The Petaluma Gap is the subject of today’s California Wine Country with Steve Jaxon and Dan Berger. Our guests are Erica Stancliffe from Trombetta Family Wines and Tom Gendall, Assistant Winemaker at Cline Family Cellars.
In 1989 Erica Stancliffe’s parents were home winemakers. In 2010 she and her mother started Trombetta Family Wines. Paul Hobbs was their consulting winemaker until 2014 when Erica stepped in.
Cline was started in 1982 with some old vineyards in Contra Costa County. They had Zinfandel, Mourvedre and others there. In 1989 he moved to a vineyard in Sonoma County. Today they make a lot of wines including Pinot Noir and Chardonnay and several other varietals from the Petaluma Gap.
They have 650 acres in Petaluma Gap with Chardonnay, Viogner, Pinot Noir, Pinor Gris, and others. The Petaluma Gap is the newest AVA, getting its designation just two years ago.
Dan Berger says that Petaluma Gap is a well-defined appellation, designed specifically to define the cooler regions. It is different than Sonoma Coast. It has a series of winds that come from morning to evening, with different temperatures. These form different acid levels for the wines grown there. It’s defined by weather, rather than soil, being traced by the path of the wind. Erica describes the wind readings they took throughout the region The data they had on the consistent 11 miles-an-hour wind had a lot to do with the AVA approval.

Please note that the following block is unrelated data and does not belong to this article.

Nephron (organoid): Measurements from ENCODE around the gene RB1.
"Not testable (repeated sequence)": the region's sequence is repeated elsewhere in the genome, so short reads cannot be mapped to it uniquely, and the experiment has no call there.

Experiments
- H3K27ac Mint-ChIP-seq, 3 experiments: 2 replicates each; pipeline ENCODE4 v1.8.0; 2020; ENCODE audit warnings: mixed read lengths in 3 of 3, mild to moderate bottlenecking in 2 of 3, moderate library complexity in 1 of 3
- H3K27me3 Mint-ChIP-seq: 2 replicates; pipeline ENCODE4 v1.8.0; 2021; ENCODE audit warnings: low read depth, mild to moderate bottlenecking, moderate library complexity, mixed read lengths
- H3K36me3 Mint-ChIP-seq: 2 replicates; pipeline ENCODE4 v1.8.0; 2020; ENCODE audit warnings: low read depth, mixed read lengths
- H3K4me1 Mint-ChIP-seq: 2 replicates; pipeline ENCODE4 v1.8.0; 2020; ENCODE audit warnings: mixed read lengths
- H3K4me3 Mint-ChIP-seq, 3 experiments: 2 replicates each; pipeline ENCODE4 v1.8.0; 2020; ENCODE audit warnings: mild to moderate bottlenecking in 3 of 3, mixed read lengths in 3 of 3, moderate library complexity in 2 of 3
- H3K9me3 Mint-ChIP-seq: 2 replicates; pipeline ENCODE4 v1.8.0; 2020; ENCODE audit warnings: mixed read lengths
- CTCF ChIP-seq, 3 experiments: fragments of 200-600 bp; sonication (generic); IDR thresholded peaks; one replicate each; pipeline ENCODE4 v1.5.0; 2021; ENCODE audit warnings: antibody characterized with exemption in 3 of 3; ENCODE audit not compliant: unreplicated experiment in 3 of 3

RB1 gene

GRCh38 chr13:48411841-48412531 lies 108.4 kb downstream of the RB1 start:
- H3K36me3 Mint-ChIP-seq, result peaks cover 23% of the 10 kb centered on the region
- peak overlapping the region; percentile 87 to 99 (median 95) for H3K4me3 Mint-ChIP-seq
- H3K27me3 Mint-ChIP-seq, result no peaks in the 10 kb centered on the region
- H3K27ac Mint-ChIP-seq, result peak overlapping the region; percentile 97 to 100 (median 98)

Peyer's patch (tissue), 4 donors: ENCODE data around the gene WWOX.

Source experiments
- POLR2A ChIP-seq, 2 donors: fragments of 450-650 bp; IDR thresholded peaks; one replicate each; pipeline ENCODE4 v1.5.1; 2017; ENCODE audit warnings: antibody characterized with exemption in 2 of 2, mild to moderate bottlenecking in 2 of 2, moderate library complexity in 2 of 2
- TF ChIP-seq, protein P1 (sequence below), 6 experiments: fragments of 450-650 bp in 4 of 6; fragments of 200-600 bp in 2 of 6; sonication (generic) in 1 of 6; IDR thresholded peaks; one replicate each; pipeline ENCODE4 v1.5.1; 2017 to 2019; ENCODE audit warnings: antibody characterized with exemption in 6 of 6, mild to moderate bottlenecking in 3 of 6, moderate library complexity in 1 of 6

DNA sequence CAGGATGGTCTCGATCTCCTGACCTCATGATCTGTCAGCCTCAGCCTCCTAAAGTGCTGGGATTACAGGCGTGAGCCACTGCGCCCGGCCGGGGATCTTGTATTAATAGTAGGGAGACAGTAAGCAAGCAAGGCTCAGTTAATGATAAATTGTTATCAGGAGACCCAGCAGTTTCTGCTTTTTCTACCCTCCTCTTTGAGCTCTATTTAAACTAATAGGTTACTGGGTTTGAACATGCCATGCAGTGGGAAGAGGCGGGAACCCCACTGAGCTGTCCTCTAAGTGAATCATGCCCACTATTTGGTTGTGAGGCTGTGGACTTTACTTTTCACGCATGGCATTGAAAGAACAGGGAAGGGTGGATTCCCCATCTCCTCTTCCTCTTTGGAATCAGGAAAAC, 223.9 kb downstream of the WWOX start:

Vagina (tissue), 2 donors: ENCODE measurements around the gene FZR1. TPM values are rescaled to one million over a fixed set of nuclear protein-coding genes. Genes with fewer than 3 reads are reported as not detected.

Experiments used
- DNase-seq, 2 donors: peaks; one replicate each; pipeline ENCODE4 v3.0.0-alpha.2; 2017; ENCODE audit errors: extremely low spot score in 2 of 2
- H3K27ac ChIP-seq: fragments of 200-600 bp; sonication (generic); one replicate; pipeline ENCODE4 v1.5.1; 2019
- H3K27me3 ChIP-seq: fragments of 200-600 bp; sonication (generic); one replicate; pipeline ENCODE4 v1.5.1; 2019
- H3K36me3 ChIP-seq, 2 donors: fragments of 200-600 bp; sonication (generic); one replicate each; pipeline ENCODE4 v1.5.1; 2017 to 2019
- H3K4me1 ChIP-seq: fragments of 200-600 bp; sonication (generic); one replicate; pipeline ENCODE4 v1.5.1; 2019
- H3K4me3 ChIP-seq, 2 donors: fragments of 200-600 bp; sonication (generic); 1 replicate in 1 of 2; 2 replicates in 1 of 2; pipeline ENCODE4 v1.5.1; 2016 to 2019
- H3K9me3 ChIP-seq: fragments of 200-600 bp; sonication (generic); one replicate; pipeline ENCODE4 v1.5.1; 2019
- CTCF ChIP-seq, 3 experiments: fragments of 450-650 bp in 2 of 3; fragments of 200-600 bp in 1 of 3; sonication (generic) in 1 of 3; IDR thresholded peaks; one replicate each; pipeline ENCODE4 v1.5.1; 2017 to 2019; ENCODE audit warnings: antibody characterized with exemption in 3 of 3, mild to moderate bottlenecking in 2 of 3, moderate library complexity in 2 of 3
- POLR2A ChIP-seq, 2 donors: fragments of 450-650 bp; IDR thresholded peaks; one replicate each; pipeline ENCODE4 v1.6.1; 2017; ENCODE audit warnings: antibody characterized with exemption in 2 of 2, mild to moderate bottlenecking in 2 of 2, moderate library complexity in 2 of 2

They are predominately known for Pinot Noir, Chardonnay and Syrah, which are what the Gap is known for. Tom Gendall describes the other varieties they grow there.
Dan says that Cardonnay grows well in colder climates where the sugars don’t get too high. This appellation is yet to be discovered by many people. Erica describes several vineyards that are well known as sources for several major winemakers. The are is getting more and more recognition.
The more you leave the fruit on the vines, the better the quality of the fruit will be. They taste a Gap’s Crown Chardonnay, on the southwest facing slope of Sonoma Mountain. She describes the acidity, minerality and concentration. Dan says you don’t get this flavor profile in a warmer climate.
The aroma has a Burgundian cast to it, says Dan, with a faint tropical note burried under some squash-like characteristics. Dan “Lay It Down” Berger says this needs about two more years. The acidity it there to protect it in the cellar.
The Petaluma Gap AVA is large geographically but there are not a lot of acres planted. There are 6 tasting rooms and more being built. There are 202,000 acres in the area and only 4,000 acres are planted.
Tom and Erica describe a wine cruise on the Danube River that they are organizing for next year.